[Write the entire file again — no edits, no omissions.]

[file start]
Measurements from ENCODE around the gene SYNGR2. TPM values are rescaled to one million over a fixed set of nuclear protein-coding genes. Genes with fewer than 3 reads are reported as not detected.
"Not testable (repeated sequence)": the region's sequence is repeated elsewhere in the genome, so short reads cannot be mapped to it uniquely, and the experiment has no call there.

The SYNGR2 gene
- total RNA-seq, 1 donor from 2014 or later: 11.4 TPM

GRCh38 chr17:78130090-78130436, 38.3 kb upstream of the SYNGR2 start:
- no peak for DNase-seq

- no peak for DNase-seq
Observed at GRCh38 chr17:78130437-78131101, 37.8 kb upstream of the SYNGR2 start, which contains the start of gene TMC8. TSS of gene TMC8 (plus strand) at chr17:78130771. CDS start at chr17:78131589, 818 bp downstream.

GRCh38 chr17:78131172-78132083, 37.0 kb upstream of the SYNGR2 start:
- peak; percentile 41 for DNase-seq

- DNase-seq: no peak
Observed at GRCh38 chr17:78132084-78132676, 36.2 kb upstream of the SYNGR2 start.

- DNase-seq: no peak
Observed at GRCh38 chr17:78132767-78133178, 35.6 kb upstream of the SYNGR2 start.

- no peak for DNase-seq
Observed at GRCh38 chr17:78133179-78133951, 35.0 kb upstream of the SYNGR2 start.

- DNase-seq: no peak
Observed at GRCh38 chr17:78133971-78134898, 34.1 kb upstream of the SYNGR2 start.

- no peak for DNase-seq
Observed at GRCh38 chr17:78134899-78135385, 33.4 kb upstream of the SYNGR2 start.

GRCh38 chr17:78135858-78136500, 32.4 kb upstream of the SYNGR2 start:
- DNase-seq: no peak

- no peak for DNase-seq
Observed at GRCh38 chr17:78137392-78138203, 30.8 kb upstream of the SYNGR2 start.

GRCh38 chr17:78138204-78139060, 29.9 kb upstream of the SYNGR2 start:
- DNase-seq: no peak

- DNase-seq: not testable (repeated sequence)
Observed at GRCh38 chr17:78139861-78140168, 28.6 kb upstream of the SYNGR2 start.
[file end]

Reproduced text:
Measurements from ENCODE around the gene SYNGR2. TPM values are rescaled to one million over a fixed set of nuclear protein-coding genes. Genes with fewer than 3 reads are reported as not detected.
"Not testable (repeated sequence)": the region's sequence is repeated elsewhere in the genome, so short reads cannot be mapped to it uniquely, and the experiment has no call there.

The SYNGR2 gene
- total RNA-seq, 1 donor from 2014 or later: 11.4 TPM

GRCh38 chr17:78130090-78130436, 38.3 kb upstream of the SYNGR2 start:
- no peak for DNase-seq

- no peak for DNase-seq
Observed at GRCh38 chr17:78130437-78131101, 37.8 kb upstream of the SYNGR2 start, which contains the start of gene TMC8. TSS of gene TMC8 (plus strand) at chr17:78130771. CDS start at chr17:78131589, 818 bp downstream.

GRCh38 chr17:78131172-78132083, 37.0 kb upstream of the SYNGR2 start:
- peak; percentile 41 for DNase-seq

- DNase-seq: no peak
Observed at GRCh38 chr17:78132084-78132676, 36.2 kb upstream of the SYNGR2 start.

- DNase-seq: no peak
Observed at GRCh38 chr17:78132767-78133178, 35.6 kb upstream of the SYNGR2 start.

- no peak for DNase-seq
Observed at GRCh38 chr17:78133179-78133951, 35.0 kb upstream of the SYNGR2 start.

- DNase-seq: no peak
Observed at GRCh38 chr17:78133971-78134898, 34.1 kb upstream of the SYNGR2 start.

- no peak for DNase-seq
Observed at GRCh38 chr17:78134899-78135385, 33.4 kb upstream of the SYNGR2 start.

GRCh38 chr17:78135858-78136500, 32.4 kb upstream of the SYNGR2 start:
- DNase-seq: no peak

- no peak for DNase-seq
Observed at GRCh38 chr17:78137392-78138203, 30.8 kb upstream of the SYNGR2 start.

GRCh38 chr17:78138204-78139060, 29.9 kb upstream of the SYNGR2 start:
- DNase-seq: no peak

- DNase-seq: not testable (repeated sequence)
Observed at GRCh38 chr17:78139861-78140168, 28.6 kb upstream of the SYNGR2 start.